Life, Liberty, and the Pursuit of Truth and Justice

Chamba SanchezBy Chamba SanchezDecember 12, 2019

Back to the grind!

I took a hiatus from writing pieces because of my candidacy for the LAUSD Board of Education.  I was finally able to catch up, and I am ready to start writing again.  I relish having my own voice of what takes place in the political firmament.  I want to write opinions that will decipher,  critique, and even praise those who act against the prevailing political thinking.

In the interest of promoting citizenship and its responsibilities,  I am interested in starting conversations, not ending them, exploring questions, not dictating answers. I genuinely mean this.

I welcome all contentious but civilized conversations.  I will endeavor to follow the truth; of course, this will be my truth.  Since I do not own it, said truth would be subject to be examined and challenged.  In the words of Alexander Hamilton, “My motives must remain in the depository of my breast.  My arguments will be open to all and maybe judged of by all.  They shall at least be offered in a spirit which will not disgrace the cause of the truth.”  Yes, I will greatly appreciate it if people take their time to read my thoughts and engage me.  However, when you do, please do not question my motives or attack me personally.

When it comes to politics, I usually take the path that is more pragmatic and less ideological.  I utterly despise being pigeonholed with the ideological labels used in the conventional spectrum of political choice. Yes, I am relentlessly analytical, and I distrust all institutions and individuals that accumulate unaccountable power.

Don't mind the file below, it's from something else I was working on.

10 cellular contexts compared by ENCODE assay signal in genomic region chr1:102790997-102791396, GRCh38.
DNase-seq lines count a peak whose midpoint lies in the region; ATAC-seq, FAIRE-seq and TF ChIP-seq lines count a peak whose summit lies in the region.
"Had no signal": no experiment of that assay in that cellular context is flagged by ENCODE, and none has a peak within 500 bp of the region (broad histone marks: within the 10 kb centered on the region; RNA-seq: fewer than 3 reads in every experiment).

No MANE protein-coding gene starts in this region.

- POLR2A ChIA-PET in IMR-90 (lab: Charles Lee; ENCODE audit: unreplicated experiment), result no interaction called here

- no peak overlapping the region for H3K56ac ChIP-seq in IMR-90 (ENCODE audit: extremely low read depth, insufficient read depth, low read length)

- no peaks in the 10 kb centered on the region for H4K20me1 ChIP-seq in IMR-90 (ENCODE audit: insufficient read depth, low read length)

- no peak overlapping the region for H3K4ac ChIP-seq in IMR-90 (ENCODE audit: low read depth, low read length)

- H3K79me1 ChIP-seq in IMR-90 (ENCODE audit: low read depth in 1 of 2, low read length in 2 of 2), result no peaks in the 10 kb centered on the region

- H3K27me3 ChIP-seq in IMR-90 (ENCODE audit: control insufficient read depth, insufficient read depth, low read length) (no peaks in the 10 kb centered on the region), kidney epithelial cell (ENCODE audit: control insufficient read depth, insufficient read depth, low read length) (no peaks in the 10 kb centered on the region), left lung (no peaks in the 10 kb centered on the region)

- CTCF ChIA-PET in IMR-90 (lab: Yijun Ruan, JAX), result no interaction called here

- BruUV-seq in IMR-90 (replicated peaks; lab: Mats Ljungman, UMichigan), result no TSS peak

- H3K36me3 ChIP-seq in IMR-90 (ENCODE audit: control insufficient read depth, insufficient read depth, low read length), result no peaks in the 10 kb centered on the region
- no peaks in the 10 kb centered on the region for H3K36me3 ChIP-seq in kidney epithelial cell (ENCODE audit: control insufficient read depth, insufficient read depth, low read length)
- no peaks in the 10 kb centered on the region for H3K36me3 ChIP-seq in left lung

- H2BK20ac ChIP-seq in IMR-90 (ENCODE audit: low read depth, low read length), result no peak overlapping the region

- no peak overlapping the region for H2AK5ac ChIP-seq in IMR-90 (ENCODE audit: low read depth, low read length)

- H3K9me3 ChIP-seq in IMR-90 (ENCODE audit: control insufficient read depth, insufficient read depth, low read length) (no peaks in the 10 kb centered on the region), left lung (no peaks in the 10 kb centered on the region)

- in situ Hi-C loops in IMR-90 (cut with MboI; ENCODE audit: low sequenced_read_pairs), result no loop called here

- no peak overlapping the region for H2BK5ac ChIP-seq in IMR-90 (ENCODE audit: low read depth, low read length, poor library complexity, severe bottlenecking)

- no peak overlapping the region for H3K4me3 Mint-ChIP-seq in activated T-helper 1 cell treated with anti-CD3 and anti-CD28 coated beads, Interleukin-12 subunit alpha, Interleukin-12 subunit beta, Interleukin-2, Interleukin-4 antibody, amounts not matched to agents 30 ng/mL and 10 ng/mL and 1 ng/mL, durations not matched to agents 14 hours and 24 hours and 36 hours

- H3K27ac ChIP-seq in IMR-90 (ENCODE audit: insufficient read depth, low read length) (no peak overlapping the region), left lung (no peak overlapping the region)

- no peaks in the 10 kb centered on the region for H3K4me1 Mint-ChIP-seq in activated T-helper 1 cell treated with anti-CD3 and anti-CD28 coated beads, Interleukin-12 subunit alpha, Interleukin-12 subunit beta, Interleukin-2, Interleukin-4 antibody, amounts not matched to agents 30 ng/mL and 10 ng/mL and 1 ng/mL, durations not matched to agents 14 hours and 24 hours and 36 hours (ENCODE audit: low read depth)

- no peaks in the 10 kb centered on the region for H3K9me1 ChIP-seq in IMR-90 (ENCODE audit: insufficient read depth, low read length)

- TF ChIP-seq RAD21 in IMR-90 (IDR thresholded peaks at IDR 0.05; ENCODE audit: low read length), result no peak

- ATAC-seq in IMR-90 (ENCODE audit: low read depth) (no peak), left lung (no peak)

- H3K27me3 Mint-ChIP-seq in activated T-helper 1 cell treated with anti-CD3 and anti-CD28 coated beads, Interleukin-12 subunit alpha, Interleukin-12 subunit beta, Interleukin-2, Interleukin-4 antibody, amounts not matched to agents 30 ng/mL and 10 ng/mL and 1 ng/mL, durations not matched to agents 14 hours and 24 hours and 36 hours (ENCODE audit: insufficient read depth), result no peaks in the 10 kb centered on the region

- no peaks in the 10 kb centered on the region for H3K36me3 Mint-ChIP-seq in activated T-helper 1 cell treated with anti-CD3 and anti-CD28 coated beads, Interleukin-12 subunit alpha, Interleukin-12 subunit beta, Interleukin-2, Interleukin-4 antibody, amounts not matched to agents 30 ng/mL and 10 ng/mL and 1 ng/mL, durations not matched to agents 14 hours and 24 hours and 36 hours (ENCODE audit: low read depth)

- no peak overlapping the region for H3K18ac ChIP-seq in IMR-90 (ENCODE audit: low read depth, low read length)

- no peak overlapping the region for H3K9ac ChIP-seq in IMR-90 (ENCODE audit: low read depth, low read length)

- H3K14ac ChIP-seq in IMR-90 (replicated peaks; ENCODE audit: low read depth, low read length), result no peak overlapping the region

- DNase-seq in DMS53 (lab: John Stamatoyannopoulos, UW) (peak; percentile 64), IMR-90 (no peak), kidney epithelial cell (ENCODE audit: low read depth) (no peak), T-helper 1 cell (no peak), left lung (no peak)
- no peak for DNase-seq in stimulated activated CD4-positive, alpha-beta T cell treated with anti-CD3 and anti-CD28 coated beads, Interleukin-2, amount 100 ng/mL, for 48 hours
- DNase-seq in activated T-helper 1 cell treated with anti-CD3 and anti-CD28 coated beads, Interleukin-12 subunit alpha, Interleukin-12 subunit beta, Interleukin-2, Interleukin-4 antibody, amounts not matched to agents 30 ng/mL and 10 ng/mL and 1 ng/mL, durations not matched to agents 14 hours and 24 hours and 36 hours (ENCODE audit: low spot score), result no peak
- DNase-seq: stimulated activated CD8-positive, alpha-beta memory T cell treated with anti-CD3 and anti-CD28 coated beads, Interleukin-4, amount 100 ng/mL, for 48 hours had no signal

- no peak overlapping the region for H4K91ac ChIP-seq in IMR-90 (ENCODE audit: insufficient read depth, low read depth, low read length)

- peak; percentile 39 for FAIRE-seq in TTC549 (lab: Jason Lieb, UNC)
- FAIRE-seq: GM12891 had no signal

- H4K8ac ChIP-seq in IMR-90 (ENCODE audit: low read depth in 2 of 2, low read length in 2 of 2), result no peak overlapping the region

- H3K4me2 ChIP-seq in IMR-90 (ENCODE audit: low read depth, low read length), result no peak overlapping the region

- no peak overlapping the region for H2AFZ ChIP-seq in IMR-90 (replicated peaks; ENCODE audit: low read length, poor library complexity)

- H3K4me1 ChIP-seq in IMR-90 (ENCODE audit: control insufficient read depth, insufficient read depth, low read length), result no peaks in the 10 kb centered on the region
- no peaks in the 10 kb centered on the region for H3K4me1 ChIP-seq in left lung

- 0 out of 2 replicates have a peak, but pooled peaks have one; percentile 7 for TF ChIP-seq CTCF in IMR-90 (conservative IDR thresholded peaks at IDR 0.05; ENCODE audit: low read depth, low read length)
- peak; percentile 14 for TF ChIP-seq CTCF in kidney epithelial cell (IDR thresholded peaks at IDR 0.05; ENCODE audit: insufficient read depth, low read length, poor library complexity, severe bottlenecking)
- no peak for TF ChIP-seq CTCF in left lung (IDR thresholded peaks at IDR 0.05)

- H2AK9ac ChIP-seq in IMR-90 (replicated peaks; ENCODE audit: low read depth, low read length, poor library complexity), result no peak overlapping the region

I also believe in the gospel that “truth matters.” Hence we should all strive to speak truth to power not just to folks on the other side of the aisle but also to our so-called- “friends.” It is also vital that we ask the questions of justice regardless of who it is for or against.”  There is this notion in Los Angeles in which most people believe that speaking truth to power is solely about giving the finger to Trump or standing up to conservative forces. Speaking truth to Trump is easy, speaking truth to our friends who exploit or abuse folks in our community requires strength.  Anyone in the public space advocating for the public interest is fair game for me.

“Liberal politicians”  have governed Los Angeles for the last thirty years. We have had the same pressing issues in this city year in and year out. It is insane! Same politicians, they started at the Assembly, then moved to the city council and then either became a county supervisor or a congressional representative.  This game of musical chairs is currently being played out as both Kevin De Leon and Mark Ridley Thomas are trying to win a seat in the city council.  Our politicians are not interested in solving problems.  The day after these politicians get elected to a particular office, they begin campaigning for the next one.

To make matters worse, it seems that many non-profit organizations have joined the political class.  These organizations have become subservient to political power. The interest of the people, who these organizations are supposed to represent, has become an afterthought. I will surely be looking into these organizations and praise those who are helping and giving hope and hold accountable those who are just using or exploiting our people.